My son is only a couple days into his 3rd year and already I have had a taste of the terrible 3’s.
Three must be the new two.
He is calm and happy one minute and the next he is having a complete breakdown. He has dropped to the floor, begging, whining, pleading, doing whatever it takes to get what he wants. If something doesn’t go his way and I pick him up, he refuses to walk and pulls the “limp body” when you go to pick him up.
Yesterday he had his first temper tantrum.
He whined and screamed so much, after I put him in his room, he actually made himself sick.
When he is going through the temper tantrum, I try to tell him I understand and try to get him to explain what is wrong. Maybe that is too rational for an irrational 3 year old. I am not sure how to handle them, I give him his space if he doesn’t clam down and I try to talk with him about it later.
Do I give him a time out?
My mom claims it is pay back.
I used to throw temper tanrums in the middle of the kitchen floor. I would hold my breath, my parents actually asked the doctor what they could do about it and he told them to ignore me and walk into the other room and sooner or later I would realize I didn’t have an audience and stop throwing the temper tantrums and it worked. George has only had one tantrum so far. But is that they way to handle them? it hasn’t happened in public, but what if it does?
I’d probably break into a deep sweat and walk away claiming, “That’s not my kid” (Not really but, don’t we all wish just for a second we could do that, once and a while).
What triggers these temper tantrums or frustrations?
Anything from not getting what he wants right away, not finding a train or car he his looking for, or wanting to stay somewhere we have to leave. It’s nothing complex. I think he is finding out who he is and still has trouble expressing his frustration or asserting his independence. But that doesn’t make it any easier. I feel myself start to sweat and hang on to the little bit of calmness and self control.
So what do the “experts” recommend we do in this situation?
According to Parent Center, preschoolers usually have tantrums because they are having a “fit in response to frustration”. They also go on to explain, “your preschoolers overwhelming emotions are usually to blame. Fearfulness, rejection by his peers, and sudden interruptions are frequent tantrum triggers for him”.
That would explain why interruptions by his younger sister trigger smaller fits (which at times I can totally understand).
Here are the 5 tips they recommend to handling a tantrum:
Don’t lose your cool. Even though a temper tantrum isn’t a pretty sight, when your child is swept up in a tantrum, he is unable to listen to reason. Getting angry and yelling may actually fuel his temper tantrum. They suggest maybe just sitting with him and being with him until the tantrum subsides. Stomping out of the room, they point out may make your child feel abandoned. If he is not wailing too much, they suggest trying to hug him or hold him, he may find your touch comforting.
Remember that you are the adult. No matter how long the tantrum subsides don’t give into unreasonable demands and negotiations. By giving in, you are teaching your child that throwing a fit is the way to get what he wants and that sets the stage for future behavior problems. If your child’s tantrum escalates to the point where he is hitting people throwing things or kicking and screaming non-stop, pick him up and carry him to a safe place. Let him know why he is there and tell him you will stay with him until he calms down. If you are in a public place, they suggest, you may need to pick him up and leave until your child calms down.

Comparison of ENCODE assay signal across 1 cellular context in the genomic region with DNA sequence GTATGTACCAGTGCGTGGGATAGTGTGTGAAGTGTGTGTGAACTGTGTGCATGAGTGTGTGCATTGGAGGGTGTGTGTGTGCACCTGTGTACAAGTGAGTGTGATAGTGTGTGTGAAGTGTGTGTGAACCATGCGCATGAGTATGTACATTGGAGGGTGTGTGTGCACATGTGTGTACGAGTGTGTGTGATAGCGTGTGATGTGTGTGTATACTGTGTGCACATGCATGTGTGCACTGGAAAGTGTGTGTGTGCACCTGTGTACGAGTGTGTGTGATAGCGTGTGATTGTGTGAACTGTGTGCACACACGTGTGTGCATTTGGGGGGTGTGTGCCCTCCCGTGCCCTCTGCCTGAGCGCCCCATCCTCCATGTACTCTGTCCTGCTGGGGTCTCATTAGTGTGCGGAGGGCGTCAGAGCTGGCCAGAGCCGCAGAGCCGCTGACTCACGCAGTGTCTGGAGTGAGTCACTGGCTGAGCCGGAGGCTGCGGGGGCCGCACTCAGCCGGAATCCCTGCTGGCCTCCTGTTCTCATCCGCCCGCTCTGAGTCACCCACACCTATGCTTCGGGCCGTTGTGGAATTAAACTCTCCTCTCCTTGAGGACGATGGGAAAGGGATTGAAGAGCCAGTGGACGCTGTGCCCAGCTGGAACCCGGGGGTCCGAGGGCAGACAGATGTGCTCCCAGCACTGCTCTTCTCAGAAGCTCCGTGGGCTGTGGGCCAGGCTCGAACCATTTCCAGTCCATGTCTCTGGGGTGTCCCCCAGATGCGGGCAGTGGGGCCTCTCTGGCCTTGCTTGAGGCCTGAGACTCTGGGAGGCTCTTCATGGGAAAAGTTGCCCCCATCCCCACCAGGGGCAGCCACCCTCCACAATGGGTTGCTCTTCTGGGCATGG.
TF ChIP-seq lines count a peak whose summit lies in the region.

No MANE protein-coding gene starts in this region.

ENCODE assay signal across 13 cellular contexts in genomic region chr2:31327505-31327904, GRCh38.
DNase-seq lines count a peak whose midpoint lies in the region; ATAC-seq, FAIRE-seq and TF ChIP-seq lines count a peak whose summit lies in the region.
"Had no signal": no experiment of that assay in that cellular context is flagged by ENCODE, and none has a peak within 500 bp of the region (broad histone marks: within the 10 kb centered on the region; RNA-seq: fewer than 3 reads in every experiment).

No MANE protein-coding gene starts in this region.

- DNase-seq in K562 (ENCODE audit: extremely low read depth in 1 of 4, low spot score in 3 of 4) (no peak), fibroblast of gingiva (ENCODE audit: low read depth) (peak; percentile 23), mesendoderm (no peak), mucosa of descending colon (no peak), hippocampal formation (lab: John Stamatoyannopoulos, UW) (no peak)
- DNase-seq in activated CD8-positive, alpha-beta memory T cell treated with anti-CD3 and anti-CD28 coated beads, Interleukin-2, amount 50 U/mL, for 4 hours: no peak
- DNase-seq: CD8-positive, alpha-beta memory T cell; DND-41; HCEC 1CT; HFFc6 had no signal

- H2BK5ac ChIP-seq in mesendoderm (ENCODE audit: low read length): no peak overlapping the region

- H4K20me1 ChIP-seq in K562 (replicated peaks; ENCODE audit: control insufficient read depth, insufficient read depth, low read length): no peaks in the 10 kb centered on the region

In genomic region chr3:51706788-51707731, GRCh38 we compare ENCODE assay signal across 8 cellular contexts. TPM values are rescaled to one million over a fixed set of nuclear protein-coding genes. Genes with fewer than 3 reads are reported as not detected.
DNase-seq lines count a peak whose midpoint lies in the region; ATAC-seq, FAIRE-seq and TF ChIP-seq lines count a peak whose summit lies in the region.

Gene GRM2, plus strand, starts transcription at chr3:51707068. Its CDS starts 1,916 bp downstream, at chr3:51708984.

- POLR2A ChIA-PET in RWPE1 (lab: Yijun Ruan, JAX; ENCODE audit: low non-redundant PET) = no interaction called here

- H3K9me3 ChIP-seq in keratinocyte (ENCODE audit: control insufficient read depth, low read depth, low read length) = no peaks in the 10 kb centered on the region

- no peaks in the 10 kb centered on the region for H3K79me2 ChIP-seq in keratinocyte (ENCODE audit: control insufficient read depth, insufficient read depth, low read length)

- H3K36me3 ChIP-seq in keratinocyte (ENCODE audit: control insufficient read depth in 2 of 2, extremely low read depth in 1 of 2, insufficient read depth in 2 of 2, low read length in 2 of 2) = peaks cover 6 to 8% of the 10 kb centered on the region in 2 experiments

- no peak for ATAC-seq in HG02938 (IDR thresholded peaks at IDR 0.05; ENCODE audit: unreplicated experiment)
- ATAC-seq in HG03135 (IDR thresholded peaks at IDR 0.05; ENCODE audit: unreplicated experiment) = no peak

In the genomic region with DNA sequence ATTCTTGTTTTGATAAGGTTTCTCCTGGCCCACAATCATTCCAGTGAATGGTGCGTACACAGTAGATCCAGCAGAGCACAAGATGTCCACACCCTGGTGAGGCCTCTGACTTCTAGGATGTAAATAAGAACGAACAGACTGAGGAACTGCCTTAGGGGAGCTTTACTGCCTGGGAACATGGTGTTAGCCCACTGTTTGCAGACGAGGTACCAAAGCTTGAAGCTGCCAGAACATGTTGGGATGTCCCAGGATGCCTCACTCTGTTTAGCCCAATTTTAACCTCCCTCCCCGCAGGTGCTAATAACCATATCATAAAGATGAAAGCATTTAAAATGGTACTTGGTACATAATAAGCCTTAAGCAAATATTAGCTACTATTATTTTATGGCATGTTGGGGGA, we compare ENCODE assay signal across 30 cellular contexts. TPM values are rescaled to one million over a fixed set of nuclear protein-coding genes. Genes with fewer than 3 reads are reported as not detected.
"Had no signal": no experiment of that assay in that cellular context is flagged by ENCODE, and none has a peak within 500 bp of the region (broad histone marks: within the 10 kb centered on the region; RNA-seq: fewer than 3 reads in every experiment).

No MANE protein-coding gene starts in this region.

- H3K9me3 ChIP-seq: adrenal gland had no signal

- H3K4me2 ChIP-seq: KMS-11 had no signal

Talk it over afterward. After the tantrum, be prepared to talk with your child and hold him close. Try to let him know that you understand how he is feeling and get him to put his frustrations into words.
Try to ward off tantrum-triggering situations. That may mean planning ahead. If you child gets frustrated when hungry, carry snacks. If your child doesn’t like changes in events, let him know about new activities and explain to him what will be going on. Warning you child gives him a chance to adjust instead of react. My son gets frustrated when we are outside for only a short time and have to come in because of diner or nap time, so I just explain to him, “We are going outside, but it won’t be for long and when I say it’s time to come in, we have to come in but we’ll go back out later.” I find this helps him prepare. They also suggest, most children don’t like being told what to do. Give them choices. Monitor how often you are telling your child no. If you are rattling it off easily, maybe you are putting unwanted stress on the both of you. Ease up and choose your battles.
Watch for signs of overstress. Although temper tantrums are a normal part of preschool behavior watch for possible problems brewing. If your preschooler is having tantrums every day, maybe you want to talk with your pediatrician who can suggest other ways to deal with his issues.
I know I’m not the only one out there experiencing the occasional terrible 3’s.
I’d love to hear about your own experiences.
What has helped you in dealing with your preschoolers tantrums?